Europe late but crucial in US-Iran nuclear talks – Carnegie Europe

Vienna, here we are – again. Six years after world powers concluded their negotiations over Iran’s nuclear program in Austria’s capital, diplomats are talking to each other again in the stucco-clad ballrooms of otherwise nearly deserted five-star hotels. Yet despite the refined setting, the talks won’t be a waltz in the park.

This time the EU is starting from a weaker position

The EU is trying to negotiate an agreement between the United States and Iran on the return of each party to the agreement. However, just like in July 2015, success is far from guaranteed. In fact, Europeans seem much weaker today than then, and it’s not just because of their dismal record in the ongoing coronavirus pandemic. If anything, the last three years since the United States left the Joint Comprehensive Plan of Action, or JCPOA, have shown Europe’s incapacity to keep the chord alive beyond its vital functions.

Cornelius adebahr

Adebahr is a non-resident member of Carnegie Europe. His research focuses on foreign and security policy, in particular concerning Iran and the Persian Gulf, European and transatlantic affairs and citizen engagement.

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It is true that France, Germany and the United Kingdom – the three European co-signatories of the agreement (E3) – have fought fiercely to prevent the agreement from crumbling, especially by torpedo America’s unilateral efforts to reinstate all United Nations sanctions against Iran in September 2020. However, they have not been able to maintain the economic openness promised to Tehran in exchange for strict supervision of its nuclear program. Even after the pandemic hit the Islamic Republic particularly hard, European governments failed to find a way to increase humanitarian trade, or even extend multilateral aid to Iran, in the face of persistent US sanctions.

Why a new deal will be hard to strike

Europeans are learning the hard way that it is one thing to rally countries around the world against a tyrant in the White House, but quite another to devise a plan for two sworn enemies with toxic domestic policies to once again find a breeding ground. ‘agreement. In addition, they too distrusted of an Iranian government that methodically dismantled its respect for the nuclear deal, while broadening its foothold in the wider region and violently suppressing popular dissent in its country.

Likewise, US President Joe Biden realizes that although he promised to reverse the deal on election campaign, it is difficult to enact. a compliance approach for compliance once in office. The previous administration had painstakingly constructed a “wall of sanctionsAgainst Iran to prevent the possible return of a successor to the JCPOA. Specifically, he went beyond simply reinstating all nuclear-related sanctions by the end of 2018 and deliberately repackaged some of them as measures against Iran’s missile program and regional activities, in order to make the removal of sanctions prohibitively expensive in political terms.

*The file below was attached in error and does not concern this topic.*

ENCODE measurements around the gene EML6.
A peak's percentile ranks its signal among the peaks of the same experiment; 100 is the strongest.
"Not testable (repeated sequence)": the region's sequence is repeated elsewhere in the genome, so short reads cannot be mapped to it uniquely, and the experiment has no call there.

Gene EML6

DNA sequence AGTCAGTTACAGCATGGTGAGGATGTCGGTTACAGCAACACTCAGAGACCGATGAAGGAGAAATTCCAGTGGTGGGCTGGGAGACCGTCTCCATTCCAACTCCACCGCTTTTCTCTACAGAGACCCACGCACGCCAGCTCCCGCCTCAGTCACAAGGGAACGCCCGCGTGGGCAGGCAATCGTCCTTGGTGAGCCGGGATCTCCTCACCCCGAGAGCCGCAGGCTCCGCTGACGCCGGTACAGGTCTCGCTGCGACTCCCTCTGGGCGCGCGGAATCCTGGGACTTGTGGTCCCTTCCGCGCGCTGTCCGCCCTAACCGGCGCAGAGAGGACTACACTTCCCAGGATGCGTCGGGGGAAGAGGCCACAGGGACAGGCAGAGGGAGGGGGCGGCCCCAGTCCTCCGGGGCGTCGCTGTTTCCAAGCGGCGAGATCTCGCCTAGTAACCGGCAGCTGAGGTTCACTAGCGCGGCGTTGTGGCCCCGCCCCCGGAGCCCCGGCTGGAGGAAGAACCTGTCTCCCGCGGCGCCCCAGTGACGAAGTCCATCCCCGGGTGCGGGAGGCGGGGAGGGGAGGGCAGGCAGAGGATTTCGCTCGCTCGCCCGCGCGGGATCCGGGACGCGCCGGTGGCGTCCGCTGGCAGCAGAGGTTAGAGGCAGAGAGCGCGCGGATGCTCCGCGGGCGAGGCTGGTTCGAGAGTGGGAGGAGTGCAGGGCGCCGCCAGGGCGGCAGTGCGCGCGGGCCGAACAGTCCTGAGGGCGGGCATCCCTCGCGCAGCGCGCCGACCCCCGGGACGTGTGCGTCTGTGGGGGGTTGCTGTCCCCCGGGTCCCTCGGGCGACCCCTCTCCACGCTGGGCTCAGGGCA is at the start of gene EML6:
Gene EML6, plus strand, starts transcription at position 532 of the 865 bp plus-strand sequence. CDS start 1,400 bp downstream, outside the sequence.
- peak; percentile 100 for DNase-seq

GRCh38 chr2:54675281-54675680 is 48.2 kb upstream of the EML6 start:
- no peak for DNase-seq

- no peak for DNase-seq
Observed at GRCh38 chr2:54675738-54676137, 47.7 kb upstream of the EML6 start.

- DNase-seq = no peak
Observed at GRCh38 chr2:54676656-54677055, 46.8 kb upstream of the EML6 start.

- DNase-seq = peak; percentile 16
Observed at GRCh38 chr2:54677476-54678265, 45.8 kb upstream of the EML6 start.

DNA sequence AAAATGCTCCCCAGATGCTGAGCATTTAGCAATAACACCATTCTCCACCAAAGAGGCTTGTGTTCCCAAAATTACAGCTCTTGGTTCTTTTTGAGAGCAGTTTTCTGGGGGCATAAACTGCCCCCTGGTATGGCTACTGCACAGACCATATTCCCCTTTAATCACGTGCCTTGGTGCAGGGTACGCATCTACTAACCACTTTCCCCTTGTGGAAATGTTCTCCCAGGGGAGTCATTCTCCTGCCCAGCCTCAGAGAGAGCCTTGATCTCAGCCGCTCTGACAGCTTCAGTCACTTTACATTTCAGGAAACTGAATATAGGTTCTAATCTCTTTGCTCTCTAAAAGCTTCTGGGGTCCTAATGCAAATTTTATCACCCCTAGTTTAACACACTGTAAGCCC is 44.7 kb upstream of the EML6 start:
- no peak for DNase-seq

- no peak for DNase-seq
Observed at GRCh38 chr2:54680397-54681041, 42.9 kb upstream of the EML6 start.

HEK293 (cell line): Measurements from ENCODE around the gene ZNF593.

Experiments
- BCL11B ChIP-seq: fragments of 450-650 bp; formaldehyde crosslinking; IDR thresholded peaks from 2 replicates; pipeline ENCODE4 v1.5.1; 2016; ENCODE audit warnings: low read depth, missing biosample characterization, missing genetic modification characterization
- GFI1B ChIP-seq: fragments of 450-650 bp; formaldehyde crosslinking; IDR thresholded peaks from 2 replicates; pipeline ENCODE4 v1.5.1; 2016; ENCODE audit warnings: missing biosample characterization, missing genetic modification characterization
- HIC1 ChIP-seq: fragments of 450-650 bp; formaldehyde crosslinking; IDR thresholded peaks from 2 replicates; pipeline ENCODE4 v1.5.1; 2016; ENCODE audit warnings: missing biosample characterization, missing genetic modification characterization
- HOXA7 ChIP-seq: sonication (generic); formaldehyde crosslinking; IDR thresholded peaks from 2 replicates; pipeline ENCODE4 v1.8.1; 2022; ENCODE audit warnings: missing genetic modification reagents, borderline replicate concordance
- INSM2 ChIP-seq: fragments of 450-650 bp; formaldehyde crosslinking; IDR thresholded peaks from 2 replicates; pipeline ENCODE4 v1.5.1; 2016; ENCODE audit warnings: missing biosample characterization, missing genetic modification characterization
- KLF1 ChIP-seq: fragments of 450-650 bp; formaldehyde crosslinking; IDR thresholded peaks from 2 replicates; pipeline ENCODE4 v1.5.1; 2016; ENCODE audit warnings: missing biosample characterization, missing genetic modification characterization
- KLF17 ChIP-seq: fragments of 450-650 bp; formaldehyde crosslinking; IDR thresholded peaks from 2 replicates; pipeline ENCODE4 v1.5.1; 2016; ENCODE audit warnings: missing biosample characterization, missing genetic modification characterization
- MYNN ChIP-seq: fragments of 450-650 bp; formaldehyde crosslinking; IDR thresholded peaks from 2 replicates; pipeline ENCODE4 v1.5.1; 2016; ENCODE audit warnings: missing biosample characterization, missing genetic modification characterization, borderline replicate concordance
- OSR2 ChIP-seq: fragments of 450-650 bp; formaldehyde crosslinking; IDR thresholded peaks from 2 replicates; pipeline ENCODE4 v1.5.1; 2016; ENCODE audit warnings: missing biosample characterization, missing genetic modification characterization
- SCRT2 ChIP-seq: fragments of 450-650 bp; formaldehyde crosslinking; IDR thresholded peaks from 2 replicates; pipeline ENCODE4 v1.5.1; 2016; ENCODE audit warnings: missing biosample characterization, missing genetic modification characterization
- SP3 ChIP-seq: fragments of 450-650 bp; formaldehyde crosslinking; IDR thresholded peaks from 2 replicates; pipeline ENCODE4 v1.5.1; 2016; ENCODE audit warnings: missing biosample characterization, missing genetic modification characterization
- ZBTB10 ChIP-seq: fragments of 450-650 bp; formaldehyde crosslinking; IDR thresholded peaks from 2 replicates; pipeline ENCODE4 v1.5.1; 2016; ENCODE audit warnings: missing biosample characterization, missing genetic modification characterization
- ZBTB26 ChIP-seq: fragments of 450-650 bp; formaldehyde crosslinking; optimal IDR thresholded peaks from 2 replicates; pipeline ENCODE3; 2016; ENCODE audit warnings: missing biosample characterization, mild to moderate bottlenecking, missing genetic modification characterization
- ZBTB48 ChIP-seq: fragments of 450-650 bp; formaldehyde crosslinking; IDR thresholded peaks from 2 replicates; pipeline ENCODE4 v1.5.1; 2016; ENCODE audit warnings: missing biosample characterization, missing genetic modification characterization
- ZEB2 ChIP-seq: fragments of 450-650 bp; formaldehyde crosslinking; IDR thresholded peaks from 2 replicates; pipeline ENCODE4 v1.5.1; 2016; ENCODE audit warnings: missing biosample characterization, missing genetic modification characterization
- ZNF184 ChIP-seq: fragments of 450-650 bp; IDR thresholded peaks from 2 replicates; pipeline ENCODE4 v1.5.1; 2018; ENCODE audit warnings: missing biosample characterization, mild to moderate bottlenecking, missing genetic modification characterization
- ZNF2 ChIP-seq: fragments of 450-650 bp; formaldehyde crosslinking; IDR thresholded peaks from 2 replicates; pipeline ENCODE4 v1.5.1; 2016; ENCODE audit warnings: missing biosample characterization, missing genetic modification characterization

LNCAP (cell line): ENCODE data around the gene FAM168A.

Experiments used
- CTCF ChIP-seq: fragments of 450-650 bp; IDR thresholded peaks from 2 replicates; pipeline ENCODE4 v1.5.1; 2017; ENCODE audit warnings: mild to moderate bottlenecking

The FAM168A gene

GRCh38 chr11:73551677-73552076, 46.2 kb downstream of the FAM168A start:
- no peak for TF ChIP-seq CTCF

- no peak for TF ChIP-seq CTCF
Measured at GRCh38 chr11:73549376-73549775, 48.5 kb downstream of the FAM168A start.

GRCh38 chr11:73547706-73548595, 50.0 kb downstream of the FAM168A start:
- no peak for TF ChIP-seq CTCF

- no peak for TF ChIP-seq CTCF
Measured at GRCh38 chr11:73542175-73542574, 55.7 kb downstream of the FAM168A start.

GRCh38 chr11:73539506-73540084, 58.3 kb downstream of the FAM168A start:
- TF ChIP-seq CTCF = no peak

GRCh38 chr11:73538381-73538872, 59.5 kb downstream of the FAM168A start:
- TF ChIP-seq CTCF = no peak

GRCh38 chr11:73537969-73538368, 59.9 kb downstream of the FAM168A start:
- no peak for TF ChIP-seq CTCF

All of this was clear when Biden won the US vote in November 2020. Yet the Europeans missed the opportunity to set the stage for talks when time was running out. Since then, Iran has made significant progress in developing more efficient centrifuges and enriching uranium to 20% – well above the level needed for a civilian nuclear power program. It is now estimated that the time it would take Iran to accumulate enough fissile material for an atomic bomb has dropped from over a year to a few months.

Iran’s political calendar also limits the chances of compromise. His presidential election is barely ten weeks away, and it’s unclear how the next campaign will influence diplomatic dynamics. Of course, the outgoing president, President Hassan Rouhani, would like to see his successful signing – the lifting of international sanctions following the 2015 agreement – justified by a renewed agreement. However, the country’s Supreme Leader Ayatollah Ali Khamenei has raised the bar for any deal by asking for assurances that this time Washington will keep its word. In addition, a hard-line dominated parliament has issued guidelines to drastically reduce international inspections, a step that has only been put on hold for a three-month window ending in late May, after the International Atomic Energy Agency scrambled to reach a temporary deal.

Europe’s difficult tasks ahead

For Europe, the negotiations that started in Vienna this week are the last chance register a case this is essential to its security, as the leaders have repeatedly stated. With the Austrian government hosting the talks and E3 representatives commuting between Americans and Iranians to their separate hotels, the EU – as chair of the JCPOA Joint Committee – is working on two lists of things to do. The first is to clarify what Tehran must do to return to respect on the nuclear front. The second – probably much longer – will explain precisely how Washington must reduce its sanctions architecture. Once this short-term return to the deal is secured, the parties can embark on the hard work of reducing Iran’s reach by putting in place a regional security architecture.

Without Europe’s mediation efforts, any agreement in such a suspicious atmosphere will be elusive. Yet it has taken far too long for the Europeans to step up their game and engage in this eleventh hour diplomatic dance – in the very city of their only foreign policy success of late.

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